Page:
Once upon a time, you had to pull your car over and find a payphone to make a call en route. With a cell phone in the pocket of almost every Alberta driver, laws had to come into place to address the issue of distracted driving. However, distracted driving does not only include cellphone use. There are a variety of activities that constitute distracted driving in the province.
Alberta’s distracted driving law applies to all vehicles and all roads in Alberta and restricts drivers from performing certain activities, even while stopped at a red light.
In order to protect yourself as a driver, as well as your insurance policy, it’s important to understand what these laws entail, what the penalties are, and how being caught for distracted driving can affect your insurance policy.
The Reality of Distracted Driving
Reading a quick text or jotting a quick note may seem like innocent things to do while driving but the reality is that certain activities require enough attention to distract you from safe driving and cause an accident. For example, reading a text message distracts you for at least five seconds – and it only takes three seconds of distraction to cause a car accident. When you think about it, three seconds is all it takes to turn your key and start your car.
According to a report by the Traffic Injury Research Foundation in 2019, distracted driving fatalities have surpassed those caused by impaired driving in many parts of Canada.
What Constitutes as Distracted Driving in Alberta?
According to the RCMP, distracted driving involves more than just using your phone while driving. Distracted driving includes any activity that can affect your judgment and prevents you from driving safely.
Here are examples of activities that are considered to be distracted driving:
- Talking, texting, or browsing the web on a cellphone
- Programming a GPS
- Reading a map
- Reading a book or newspaper
- Watching videos
- Operating an electronic device (MP3 player, laptop, video camera, video entertainment displays)
- Grooming (applying makeup, brushing teeth, etc.)
- Listening to loud music
- Writing or sketching
Even if your driving performance is not affected by the above activities, you can be charged with distracted driving.
Distracted driving charges are often coupled with a moving violation and can result in two tickets. Moving violations include any violation of a traffic law while your vehicle is in motion such as speeding, running a stop sign or red light, and driving under the influence of alcohol or drugs.
Police also have the discretion to lay charges if you are engaged in any other activity that impairs your ability to drive safely such as being distracted by your pet or if you allow anything to interfere with your access to your vehicle’s controls or obstruct your view in any direction.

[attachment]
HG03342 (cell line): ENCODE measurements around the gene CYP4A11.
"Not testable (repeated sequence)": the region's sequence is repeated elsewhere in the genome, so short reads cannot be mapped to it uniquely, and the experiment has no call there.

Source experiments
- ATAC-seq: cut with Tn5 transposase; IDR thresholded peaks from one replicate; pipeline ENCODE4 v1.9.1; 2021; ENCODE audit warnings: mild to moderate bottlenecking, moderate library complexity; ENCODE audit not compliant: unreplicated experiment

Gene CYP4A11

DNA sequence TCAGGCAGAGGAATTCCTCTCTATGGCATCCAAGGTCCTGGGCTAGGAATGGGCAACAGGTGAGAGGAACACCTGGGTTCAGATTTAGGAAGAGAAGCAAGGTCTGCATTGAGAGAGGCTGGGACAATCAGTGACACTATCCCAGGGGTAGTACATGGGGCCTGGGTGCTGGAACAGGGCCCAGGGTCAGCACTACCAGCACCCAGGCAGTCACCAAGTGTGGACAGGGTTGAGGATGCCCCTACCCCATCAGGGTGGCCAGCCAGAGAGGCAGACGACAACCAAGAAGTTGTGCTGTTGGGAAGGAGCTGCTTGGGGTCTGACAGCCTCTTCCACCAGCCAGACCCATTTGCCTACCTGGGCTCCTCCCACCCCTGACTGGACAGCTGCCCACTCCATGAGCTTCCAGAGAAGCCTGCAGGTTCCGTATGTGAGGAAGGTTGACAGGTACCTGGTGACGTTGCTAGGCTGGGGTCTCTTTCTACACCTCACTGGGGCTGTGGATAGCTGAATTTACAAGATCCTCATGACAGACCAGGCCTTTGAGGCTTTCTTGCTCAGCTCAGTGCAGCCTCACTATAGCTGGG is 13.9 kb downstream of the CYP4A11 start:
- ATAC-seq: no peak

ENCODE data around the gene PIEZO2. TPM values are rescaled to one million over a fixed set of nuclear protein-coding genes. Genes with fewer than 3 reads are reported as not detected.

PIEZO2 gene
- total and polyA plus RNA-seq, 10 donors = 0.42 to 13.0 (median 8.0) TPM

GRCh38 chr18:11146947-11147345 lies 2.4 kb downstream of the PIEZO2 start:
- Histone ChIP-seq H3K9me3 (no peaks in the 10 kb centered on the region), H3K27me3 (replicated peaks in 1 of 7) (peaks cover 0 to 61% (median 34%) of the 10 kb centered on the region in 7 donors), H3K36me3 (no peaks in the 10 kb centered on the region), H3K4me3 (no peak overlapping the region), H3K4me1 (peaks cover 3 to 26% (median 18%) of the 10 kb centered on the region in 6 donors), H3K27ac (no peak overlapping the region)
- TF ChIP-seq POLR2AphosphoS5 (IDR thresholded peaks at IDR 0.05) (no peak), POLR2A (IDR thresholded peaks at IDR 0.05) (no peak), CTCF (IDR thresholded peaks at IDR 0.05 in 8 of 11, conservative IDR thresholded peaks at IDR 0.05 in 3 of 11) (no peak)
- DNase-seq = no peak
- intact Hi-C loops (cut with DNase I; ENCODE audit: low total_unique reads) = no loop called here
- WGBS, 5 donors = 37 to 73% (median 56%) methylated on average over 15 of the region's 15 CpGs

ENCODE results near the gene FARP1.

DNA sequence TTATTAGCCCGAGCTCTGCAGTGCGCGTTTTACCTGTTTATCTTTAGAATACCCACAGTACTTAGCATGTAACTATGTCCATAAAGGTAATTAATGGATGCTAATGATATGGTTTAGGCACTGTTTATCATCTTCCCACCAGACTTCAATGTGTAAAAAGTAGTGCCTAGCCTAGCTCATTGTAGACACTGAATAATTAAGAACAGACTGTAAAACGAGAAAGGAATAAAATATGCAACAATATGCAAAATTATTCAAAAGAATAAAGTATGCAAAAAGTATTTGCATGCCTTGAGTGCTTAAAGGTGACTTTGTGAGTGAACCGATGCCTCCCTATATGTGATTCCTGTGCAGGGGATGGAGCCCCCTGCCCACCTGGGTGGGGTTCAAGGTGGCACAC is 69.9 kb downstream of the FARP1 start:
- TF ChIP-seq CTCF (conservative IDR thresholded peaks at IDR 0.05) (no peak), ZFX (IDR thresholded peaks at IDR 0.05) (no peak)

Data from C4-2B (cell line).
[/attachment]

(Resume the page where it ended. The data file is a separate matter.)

Activities Not Restricted Under Alberta Law
Even though the police can charge you for any activity considered to be distracting, there are certain activities that are not restricted under the distracted driving law.
These activities include:
- Using a cellphone in a hands-free mode such as through speakerphone or Bluetooth (as long as the phone is not in your hand or being operated by your hands)
- Drinking beverages or eating snacks
- Smoking or vaping
- Talking with other passengers
- Listening to a portable audio player that is set up before you begin driving
- Calling 911 or other emergency services
- Using CB radios when you are required to stay in contact with an employer
- Looking at display screens such as a GPS navigation system (that is affixed to the vehicle and preprogrammed) or gauges, instruments, devices, or systems that provide information about your vehicle
- An alcohol ignition interlock device
However, if activities like eating, smoking, and talking to other passengers affect the safety of your driving, you can be pulled over and charged for distracted driving.
What are the Penalties for Distracted Driving?
In Alberta, the penalty for distracted driving is a $300 fine and 3 demerit points off your license. After receiving a distracted driving conviction, you may also find it difficult to get full auto coverage at a reasonable rate – your insurance could go up by as much as 25% due to a distracted driving ticket.
How Does Distracted Driving Impact Automobile Insurance?
On top of the fine for distracted driving, you’re going to face higher insurance premiums as well. While a $300 fine may not seem like a lot of money, the hike to your insurance rates can get costly.
To give you an idea of what this increase could look like, an approximate low rate for an Alberta driver in downtown Calgary is around $2200 per year. The lowest rate with one distracted driving charge is approximately $2900 per year. That’s an increase of $700. Added in with the $300 fine, you’re looking at $1000 for a distracted driving charge. With two distracted driving charges, the premium can increase to $3200. Now that’s an additional $400.
These numbers are very approximate and, depending on your insurance coverage, could end up being a more significant increase in your automobile policy. Needless to say, the effects distracted driving charges can have on your auto insurance policy are certainly not worth the risk of performing distracting activities.
I’ve Gotten a Distracted Driving Ticket: What Do I Do Now?
If you do receive a distracted driving ticket, you should call your insurance broker right away. It’s important to know right away how this conviction will affect your insurance.
Our knowledgeable insurance brokers at ARC Insurance can help you navigate this stressful event. We can break down the changes that will occur to your auto insurance policy and help you prepare financially for the changes.
If you have any questions about distracted driving tickets and how they can affect your insurance, feel free to contact us today!